A couple of weeks after her quasi-relationship with Stanley ended, a service contractor on a repair job at Alissa’s office became her next pursuit. It turned out the contractor, Ruben, knew one of Alissa’s friends. Alissa quickly enlisted the mutual friend to lean on Ruben to ask her out. After a couple of months with no results, Alissa pressed the mutual friend yet again. Ruben eventually called Alissa and they went to a local pub for their first date.
The next day, Alissa was jubilant about her casual first date with Ruben over a couple of beers at the bar. She was weirdly enamored with him after a few hours of hanging out. He possessed none of the qualities Alissa initially set out to find in a mate. “I’ve got a live one!” came to mind. Alerted to Alissa’s off-kilter dating tendencies at this point, friends encouraged her to throttle back and be cautiously optimistic instead of oddly over-the-moon ecstatic.
One month later, Alissa moved Ruben into her home with her two children, and one more month after that they were married. With the ferocity of a jungle cat caught in a corner, Alissa lashed out at friends who pleaded with her to slow down and get to know Ruben before she married him.
If all had ended well, all would be well. But a year and a half later, Alissa tearfully shared that she and Ruben were separating and she made need the services of a divorce lawyer. As it turned out, he was an alcoholic with rage issues. He had been verbally abusive to Alissa and her children, and often spent his days binging on alcohol and cigarettes in the garage of Alissa’s home. He was marginally employed and contributed nothing financially to the household.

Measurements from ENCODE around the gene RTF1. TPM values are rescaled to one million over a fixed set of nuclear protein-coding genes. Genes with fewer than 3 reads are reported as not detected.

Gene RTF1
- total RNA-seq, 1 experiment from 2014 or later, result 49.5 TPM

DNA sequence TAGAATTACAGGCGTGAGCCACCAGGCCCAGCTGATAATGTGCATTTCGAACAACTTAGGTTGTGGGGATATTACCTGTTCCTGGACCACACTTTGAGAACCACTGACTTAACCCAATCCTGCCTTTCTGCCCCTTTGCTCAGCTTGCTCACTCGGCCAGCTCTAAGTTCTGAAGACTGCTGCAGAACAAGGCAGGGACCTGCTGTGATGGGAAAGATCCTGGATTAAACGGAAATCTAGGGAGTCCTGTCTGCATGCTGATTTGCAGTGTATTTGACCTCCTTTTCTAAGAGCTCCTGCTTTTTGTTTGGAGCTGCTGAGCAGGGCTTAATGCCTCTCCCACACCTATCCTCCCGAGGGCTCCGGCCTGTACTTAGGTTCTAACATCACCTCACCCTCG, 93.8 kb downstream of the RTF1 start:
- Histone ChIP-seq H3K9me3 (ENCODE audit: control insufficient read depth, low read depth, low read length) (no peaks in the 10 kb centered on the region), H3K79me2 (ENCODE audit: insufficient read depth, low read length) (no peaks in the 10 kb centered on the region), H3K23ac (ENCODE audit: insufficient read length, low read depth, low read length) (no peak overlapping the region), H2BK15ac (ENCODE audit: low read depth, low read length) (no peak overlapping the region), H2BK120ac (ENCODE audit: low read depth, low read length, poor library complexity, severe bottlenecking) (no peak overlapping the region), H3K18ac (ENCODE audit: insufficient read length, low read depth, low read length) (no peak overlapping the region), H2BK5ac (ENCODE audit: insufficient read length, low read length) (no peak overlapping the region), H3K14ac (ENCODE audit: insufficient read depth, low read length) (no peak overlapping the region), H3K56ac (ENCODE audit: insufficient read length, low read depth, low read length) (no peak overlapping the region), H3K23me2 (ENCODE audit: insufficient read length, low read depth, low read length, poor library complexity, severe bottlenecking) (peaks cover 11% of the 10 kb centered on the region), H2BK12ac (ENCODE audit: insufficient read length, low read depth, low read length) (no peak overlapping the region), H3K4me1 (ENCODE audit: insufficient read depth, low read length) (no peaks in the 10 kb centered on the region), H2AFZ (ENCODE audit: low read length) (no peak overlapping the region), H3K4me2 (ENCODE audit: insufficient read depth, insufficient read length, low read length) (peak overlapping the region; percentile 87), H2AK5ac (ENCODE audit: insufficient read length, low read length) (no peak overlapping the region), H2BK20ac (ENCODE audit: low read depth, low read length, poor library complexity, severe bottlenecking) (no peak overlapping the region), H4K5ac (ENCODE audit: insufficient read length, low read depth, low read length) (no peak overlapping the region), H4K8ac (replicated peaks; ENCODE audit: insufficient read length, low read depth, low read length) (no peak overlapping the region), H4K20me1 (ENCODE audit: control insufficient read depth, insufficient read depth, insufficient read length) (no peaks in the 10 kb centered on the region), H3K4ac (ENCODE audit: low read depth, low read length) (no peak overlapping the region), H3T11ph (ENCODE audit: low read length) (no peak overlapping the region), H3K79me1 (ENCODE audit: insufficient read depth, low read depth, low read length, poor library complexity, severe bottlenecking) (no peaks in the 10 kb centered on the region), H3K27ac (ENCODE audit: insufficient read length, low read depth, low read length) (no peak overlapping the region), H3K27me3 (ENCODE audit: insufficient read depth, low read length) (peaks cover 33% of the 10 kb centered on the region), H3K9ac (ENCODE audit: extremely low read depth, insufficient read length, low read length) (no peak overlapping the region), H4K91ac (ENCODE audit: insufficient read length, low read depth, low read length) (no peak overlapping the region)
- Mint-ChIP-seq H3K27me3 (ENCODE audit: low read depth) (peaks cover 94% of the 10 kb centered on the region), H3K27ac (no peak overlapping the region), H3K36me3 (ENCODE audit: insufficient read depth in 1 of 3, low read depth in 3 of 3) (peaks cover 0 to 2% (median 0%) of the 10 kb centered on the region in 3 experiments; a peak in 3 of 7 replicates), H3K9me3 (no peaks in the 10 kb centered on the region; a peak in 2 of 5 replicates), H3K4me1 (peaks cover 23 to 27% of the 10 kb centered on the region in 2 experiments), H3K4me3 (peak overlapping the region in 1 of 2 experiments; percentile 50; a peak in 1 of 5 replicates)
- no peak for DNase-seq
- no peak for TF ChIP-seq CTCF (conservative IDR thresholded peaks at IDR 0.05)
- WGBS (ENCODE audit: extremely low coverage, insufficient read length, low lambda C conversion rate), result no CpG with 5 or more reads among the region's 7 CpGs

Unable to bear the weight of her secret alone any longer, Alissa began to recount the traumas to her and her children since the marriage. The morning of their wedding, Ruben had gone missing and could not be located. He eventually showed up late to the ceremony, staggering drunk and reeking of cigarettes. He also publicly (and probably intentionally) mortified Alissa multiple times by arriving in an intoxicated stupor at community events.
They attempted counseling, but when Ruben was not willing to work on his substance abuse, Alissa wisely filed for divorce. Ruben moved out of Alissa’s home, but Alissa could not cut off the relationship and continued to see him frequently. Although surrounded by a network of supportive family and friends, she expressed terror at the thought of what she called “being alone.” She explained, they were “working on things.” What things? Alissa’s friends scratched their heads over what could possibly be gained by prolonging the agony of defeat.
One night when Ruben was at Alissa’s house, he discovered text messages from her old flame, Roger, on her cell phone. Alissa had resumed communications with Roger while married to Ruben, and had been having an emotional affair with him in order to escape the realities of her marriage. Roger’s texts and Alissa’s responses detailed their plans to rendezvous at the beach the following day.
Caught red-handed, Alissa put the divorce on hold and resumed counseling with Ruben. But at the same time, she continued to fan the flames with Roger. She began bringing Roger to public gatherings, which came within an inch of damaging her career had it not been for the warnings of friends she thankfully finally heeded.
It was a rush in Alissa’s mind to have two men from which to choose. She believed Roger was the “love of her life” and they were “meant to be together.” Why then, was she not cutting ties with Ruben? She replied, “because it’s better to have one in hand than two in the bush.” (cue the honey-you-need-some help alarm). To Alissa, the pain of being without a man was still far worse than the pain of being in constant romantic upheaval and keeping a divorce lawyer on constant retainer.
Coming soon, “Love Addiction Part II: What Creates a Love Addict, and What can Help,” will explore the psychological factors that contribute to love addiction, what can be done to treat love addiction, and how Alissa’s story can help.